Managing Google Groups headaches

rusi rustompmody at
Wed Dec 4 02:39:16 CET 2013

On Wednesday, December 4, 2013 6:10:05 AM UTC+5:30, Cameron Simpson wrote:
> > Dennis Lee Bieber  writes:
> > > [NNTP] clients provide full-fledged editors
> >    and conversely full-fledged editors provide
> >    NNTP clients
>   GNU Emacs is a LISP operating system disguised as a word processor.
>         - Doug Mohney, in comp.arch

In a similar vein, most phones nowadays are just computers
with a pocket-size form-factor and some wireless networking.

So when you say…

> My first act on joining any mailing list is to download the entire
> archive into my local mail store. I have a script for this, for
> mailman at least.

and you happen to own >1 thingys that have general computing
functionality -- phones, laptops, desktops, etc -- do you sync
all your mailing-lists with all of them?

I know friends who have installed a home-data-store…

[Ive been resisting getting something like a NAS because each new
thingabob I own is one more thing to maintain. I also know from
past experience that such luddite battles are in the end always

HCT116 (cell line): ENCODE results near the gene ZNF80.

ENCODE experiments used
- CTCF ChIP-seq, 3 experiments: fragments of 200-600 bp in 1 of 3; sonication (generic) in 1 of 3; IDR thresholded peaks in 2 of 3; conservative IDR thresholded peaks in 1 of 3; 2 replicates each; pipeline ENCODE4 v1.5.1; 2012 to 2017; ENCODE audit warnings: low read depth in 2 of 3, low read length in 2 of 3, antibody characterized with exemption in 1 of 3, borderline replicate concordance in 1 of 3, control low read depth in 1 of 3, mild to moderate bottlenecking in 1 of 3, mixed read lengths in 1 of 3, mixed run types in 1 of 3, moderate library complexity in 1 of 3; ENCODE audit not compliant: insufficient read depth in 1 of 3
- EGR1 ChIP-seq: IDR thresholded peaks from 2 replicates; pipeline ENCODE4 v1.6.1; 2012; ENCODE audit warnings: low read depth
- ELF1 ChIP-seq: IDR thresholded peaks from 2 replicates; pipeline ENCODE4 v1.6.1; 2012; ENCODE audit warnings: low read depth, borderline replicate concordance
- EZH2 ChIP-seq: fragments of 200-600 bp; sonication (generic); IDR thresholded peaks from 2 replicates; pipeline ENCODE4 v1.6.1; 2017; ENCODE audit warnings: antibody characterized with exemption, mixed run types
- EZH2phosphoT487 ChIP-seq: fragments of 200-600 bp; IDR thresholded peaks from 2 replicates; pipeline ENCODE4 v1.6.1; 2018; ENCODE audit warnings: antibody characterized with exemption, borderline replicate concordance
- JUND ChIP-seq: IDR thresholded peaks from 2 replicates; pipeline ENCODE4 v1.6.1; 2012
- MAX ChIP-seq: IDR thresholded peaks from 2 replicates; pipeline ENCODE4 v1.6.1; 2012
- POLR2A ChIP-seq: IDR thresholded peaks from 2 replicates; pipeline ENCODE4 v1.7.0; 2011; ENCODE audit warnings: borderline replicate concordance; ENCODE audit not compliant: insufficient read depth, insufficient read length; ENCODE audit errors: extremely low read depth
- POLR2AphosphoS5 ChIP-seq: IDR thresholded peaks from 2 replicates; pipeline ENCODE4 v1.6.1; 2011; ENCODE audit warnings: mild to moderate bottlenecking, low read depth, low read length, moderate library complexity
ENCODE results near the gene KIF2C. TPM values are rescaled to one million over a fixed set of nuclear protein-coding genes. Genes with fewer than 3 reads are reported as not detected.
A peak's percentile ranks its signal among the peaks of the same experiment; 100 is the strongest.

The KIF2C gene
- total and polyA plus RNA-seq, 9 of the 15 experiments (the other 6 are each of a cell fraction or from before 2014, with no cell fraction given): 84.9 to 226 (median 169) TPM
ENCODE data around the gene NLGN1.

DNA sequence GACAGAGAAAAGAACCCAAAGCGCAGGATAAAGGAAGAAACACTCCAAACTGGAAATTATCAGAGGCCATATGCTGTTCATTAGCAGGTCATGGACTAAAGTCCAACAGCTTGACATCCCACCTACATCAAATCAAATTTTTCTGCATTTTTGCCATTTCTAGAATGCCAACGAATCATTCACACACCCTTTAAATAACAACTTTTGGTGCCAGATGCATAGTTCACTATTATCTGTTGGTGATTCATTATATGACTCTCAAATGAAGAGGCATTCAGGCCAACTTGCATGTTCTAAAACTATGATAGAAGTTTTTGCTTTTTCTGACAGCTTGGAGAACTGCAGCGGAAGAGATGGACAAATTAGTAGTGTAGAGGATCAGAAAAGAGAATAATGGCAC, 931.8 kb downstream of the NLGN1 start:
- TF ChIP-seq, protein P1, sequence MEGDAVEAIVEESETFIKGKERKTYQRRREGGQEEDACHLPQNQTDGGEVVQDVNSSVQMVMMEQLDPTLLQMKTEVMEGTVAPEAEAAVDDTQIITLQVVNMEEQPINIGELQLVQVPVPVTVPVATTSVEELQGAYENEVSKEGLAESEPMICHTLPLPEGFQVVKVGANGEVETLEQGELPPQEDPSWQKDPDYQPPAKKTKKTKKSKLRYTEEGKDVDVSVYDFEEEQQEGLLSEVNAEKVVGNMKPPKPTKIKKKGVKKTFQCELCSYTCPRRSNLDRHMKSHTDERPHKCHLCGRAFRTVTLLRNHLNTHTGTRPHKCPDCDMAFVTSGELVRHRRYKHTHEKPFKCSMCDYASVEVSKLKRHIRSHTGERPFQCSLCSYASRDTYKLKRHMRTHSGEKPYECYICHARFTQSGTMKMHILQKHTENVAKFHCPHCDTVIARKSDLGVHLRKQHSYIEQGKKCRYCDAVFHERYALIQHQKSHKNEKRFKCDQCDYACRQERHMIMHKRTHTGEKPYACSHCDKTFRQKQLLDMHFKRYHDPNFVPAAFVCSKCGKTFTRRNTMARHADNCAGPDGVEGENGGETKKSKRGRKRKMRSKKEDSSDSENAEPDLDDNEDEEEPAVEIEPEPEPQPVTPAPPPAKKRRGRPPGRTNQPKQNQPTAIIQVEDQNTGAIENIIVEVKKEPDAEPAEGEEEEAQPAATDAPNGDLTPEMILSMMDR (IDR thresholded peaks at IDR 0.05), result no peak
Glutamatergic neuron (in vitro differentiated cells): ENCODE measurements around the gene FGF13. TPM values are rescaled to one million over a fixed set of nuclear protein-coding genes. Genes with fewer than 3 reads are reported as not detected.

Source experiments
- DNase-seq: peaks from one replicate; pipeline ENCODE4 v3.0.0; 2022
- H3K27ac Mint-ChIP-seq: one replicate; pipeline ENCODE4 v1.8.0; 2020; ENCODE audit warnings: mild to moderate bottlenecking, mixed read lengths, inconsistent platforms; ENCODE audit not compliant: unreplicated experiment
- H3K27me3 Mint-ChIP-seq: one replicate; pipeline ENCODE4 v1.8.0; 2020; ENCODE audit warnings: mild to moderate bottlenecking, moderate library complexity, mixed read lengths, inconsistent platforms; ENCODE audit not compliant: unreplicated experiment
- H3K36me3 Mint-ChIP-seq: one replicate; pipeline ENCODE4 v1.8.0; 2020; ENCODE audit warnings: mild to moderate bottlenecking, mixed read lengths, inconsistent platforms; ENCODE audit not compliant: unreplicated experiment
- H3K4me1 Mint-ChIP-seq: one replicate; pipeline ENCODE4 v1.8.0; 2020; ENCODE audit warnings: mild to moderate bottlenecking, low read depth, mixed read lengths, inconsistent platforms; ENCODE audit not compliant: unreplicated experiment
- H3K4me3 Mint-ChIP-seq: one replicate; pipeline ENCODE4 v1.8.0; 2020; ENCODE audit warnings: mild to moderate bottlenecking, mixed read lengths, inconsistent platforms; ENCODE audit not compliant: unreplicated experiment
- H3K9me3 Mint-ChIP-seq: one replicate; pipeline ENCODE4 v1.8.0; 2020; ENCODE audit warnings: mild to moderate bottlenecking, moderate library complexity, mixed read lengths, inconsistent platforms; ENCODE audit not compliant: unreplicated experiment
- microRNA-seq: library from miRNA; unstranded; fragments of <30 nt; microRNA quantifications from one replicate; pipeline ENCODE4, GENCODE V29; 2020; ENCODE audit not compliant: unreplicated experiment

lost -- Im no technophile but I expect to live and die a techie]

And inspite of all that it still sometimes happens that one has
to work on a 'machine' that is not one's own.  What then?

The unfortunate and inexorable conclusion is that when the 
(wo)man <-> computer relation goes from 1-1 to 1-many, data and
functionality will move away from 'own-machine' to the cloud.

Will the data be subject to privacy-abuse and worse? Sure
Will the functionality be as good as something one can fine-tune
on one's own computer? heck no!

But in the end, uniform access will trump all that -- compare the 
number of vi+emacs+eclipse users with google-doc users…

So to come back full-circle:

Earlier (your quote paraphrased)
Emacs is a full-blown OS -- only lacks a good editor.
Now: replace 'emacs' with 'firefox'.

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